Passengers filled the boat in a steady stream and one in particular caught my eye. He was standing at the transom of the boat and wore a hip-length brown leather jacket with large flap pockets sewn on the outside of the chest and waist, dark denim pants, and heavy brown leather hiking boots that were well oiled and buffed to a matte shine. A gray cloth military patrol cap covered his head and at his feet was a large square cloth bag with two loop handles. One end of a long baguette of bread stuck out of the top of the shopping bag and I could see the tops of several packages wrapped in white butcher’s paper.

I thought to myself, This could be a scene out of a foreign movie; Boy meets girl. Boy loses girl. And now, the boy goes to any length to reunite with his One True Love. I took another sip of my beverage. Yeah, right. Like that happens in real life. At least not in front of me, so far.

The stranger reached into his bag and carefully opened packages of meat and cheese. He took out a small paring knife and began to slice them into bite-sized pieces which he ate along with pieces of the baguette. It struck me as a very European way to travel and I made a mental note to try it myself some afternoon.

The boat was now loaded and the deckhands prepared to raise the gangway and cast off the dock lines. I headed for the bar to get a refill.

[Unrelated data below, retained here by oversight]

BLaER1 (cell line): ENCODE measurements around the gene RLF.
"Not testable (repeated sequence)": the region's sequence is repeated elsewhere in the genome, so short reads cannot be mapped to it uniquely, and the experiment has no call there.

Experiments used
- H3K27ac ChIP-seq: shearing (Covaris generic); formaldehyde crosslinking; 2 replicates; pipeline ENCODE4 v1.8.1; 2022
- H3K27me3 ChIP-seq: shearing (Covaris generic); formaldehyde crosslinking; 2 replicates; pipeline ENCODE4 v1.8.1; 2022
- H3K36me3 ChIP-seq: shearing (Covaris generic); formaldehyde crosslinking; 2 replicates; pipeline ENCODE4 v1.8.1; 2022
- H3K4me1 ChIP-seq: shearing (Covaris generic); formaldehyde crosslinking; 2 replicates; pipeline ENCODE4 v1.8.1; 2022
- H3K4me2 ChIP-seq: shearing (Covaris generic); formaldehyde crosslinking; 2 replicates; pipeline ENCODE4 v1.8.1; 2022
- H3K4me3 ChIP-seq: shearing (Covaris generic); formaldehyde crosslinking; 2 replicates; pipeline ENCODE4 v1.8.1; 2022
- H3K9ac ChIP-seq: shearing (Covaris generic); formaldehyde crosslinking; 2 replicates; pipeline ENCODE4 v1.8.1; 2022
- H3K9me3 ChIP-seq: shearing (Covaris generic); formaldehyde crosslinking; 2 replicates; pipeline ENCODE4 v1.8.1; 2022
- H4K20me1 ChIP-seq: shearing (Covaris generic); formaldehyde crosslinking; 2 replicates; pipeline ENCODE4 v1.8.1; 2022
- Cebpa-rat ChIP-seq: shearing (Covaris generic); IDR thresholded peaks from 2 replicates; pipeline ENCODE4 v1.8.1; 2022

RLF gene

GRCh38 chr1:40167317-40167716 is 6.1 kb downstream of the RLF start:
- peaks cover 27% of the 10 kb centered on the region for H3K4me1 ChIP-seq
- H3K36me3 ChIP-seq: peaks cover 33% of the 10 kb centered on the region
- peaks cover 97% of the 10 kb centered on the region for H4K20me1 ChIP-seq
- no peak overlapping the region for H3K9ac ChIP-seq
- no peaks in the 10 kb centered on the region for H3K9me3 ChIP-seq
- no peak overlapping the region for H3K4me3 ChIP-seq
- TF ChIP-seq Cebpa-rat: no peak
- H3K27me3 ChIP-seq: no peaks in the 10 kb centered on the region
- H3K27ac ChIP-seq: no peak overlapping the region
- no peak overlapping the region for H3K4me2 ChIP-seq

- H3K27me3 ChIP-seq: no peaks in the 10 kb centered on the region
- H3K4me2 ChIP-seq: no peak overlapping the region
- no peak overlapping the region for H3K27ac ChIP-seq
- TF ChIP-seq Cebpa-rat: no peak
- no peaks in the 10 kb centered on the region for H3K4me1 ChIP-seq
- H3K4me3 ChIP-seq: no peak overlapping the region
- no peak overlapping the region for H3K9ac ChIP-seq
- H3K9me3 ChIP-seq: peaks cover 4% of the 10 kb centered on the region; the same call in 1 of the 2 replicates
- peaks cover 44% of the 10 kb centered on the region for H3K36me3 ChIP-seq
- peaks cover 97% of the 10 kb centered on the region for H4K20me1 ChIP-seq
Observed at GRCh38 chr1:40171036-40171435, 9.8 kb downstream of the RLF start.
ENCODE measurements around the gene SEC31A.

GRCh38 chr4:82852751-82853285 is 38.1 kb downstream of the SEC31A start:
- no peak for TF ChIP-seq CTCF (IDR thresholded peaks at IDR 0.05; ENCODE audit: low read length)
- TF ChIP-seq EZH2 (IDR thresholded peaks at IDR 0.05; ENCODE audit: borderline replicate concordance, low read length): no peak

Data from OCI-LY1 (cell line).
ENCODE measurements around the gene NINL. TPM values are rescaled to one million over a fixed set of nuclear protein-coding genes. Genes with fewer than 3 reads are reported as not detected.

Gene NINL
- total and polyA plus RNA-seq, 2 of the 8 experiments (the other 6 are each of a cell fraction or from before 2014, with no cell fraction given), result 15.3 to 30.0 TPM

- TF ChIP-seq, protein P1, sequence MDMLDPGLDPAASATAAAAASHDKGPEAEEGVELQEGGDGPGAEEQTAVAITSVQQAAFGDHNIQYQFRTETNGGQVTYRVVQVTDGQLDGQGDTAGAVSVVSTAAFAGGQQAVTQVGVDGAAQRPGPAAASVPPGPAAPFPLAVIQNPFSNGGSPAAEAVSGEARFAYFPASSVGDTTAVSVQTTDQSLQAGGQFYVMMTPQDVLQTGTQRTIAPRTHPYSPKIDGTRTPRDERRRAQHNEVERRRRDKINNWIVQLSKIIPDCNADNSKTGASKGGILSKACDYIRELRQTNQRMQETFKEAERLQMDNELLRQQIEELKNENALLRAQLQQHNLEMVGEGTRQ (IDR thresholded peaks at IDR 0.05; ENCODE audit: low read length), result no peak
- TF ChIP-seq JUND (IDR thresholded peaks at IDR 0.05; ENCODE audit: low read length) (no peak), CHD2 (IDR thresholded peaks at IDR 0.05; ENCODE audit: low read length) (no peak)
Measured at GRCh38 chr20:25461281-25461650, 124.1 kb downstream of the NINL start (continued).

The ferry was in the process of backing out of the slip as I returned to my seat. The stranger was busy taking in the sights as we turned North and pulled away from the San Francisco Ferry Terminal. The Bay Bridge grew smaller as our view of the Embarcadero waterfront slipped by at sea level on our port side. A million-dollar view for under three dollars.

The stranger was busy taking photos with a 35mm point-and-shoot film camera and making notes in a small notebook that he had removed from a side pocket of his jacket.

He’s detail oriented. I like that in a person.

The boat cleared Pier 39 and the Golden Gate Bridge came into view. I took out my 35mm Pentax SLR camera and walked over to the rail. I love taking photos of the bridge at sunset and today was promising. After snapping off a few photos I sat down in my seat and put my camera back in my bag. Our ferry was approaching Alcatraz and our view of the bridge would be blocked by the island.

I sipped my drink and the stranger took a few photos of The Rock. He looked puzzled, took out a guidebook from another jacket pocket, and began flipping through several pages. He closed the book and looked around.

He smiled when saw me looking at him, and I nodded and smiled back. He took four steps in my direction and pointed toward the Federal Penitentiary. “Excuse me, please. Ist that Ang-gel Island?” I was right, he is European.